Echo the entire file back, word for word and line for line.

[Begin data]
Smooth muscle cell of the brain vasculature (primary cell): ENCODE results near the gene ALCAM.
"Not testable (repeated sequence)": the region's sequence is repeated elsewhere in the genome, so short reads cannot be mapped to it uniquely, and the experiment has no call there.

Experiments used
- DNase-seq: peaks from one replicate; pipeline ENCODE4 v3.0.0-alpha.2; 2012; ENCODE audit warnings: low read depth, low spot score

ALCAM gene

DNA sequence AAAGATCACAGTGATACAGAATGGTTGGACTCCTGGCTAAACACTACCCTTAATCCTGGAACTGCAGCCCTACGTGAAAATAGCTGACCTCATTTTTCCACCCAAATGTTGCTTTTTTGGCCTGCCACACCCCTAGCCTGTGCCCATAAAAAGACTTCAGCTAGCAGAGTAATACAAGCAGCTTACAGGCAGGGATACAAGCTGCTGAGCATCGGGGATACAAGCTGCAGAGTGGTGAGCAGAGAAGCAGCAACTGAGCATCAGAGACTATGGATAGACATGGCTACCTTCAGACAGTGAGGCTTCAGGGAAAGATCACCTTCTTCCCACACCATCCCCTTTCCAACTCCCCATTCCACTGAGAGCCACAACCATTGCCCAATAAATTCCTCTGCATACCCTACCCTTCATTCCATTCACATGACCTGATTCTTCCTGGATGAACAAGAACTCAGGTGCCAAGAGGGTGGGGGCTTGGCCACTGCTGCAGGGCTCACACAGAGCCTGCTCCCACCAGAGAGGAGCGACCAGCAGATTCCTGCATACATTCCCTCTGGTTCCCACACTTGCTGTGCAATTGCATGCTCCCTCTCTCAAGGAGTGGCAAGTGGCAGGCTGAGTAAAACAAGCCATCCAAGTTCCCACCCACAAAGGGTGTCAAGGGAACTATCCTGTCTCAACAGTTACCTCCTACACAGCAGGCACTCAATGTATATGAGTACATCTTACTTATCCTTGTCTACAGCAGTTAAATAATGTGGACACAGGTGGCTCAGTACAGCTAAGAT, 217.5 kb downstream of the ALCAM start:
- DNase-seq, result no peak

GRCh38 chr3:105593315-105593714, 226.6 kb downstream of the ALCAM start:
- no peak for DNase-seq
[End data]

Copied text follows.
Smooth muscle cell of the brain vasculature (primary cell): ENCODE results near the gene ALCAM.
"Not testable (repeated sequence)": the region's sequence is repeated elsewhere in the genome, so short reads cannot be mapped to it uniquely, and the experiment has no call there.

Experiments used
- DNase-seq: peaks from one replicate; pipeline ENCODE4 v3.0.0-alpha.2; 2012; ENCODE audit warnings: low read depth, low spot score

ALCAM gene

DNA sequence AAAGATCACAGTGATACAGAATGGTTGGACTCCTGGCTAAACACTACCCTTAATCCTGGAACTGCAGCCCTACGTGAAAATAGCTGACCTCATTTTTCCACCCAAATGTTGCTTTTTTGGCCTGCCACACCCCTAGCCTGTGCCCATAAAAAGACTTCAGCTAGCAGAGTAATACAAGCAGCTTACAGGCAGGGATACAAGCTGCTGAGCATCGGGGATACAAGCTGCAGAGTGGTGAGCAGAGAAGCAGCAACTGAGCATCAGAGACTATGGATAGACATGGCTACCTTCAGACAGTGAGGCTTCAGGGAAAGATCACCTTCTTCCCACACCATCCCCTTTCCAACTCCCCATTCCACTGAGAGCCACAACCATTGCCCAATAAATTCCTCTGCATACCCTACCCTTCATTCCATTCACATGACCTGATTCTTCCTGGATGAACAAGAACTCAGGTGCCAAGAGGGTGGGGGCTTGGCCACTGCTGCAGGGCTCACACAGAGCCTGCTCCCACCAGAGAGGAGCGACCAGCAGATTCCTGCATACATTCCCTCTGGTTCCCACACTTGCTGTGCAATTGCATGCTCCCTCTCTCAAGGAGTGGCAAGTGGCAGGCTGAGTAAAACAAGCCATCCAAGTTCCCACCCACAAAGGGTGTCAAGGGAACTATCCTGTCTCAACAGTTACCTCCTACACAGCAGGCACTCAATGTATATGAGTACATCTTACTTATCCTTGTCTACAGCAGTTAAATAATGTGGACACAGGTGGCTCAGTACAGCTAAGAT, 217.5 kb downstream of the ALCAM start:
- DNase-seq, result no peak

GRCh38 chr3:105593315-105593714, 226.6 kb downstream of the ALCAM start:
- no peak for DNase-seq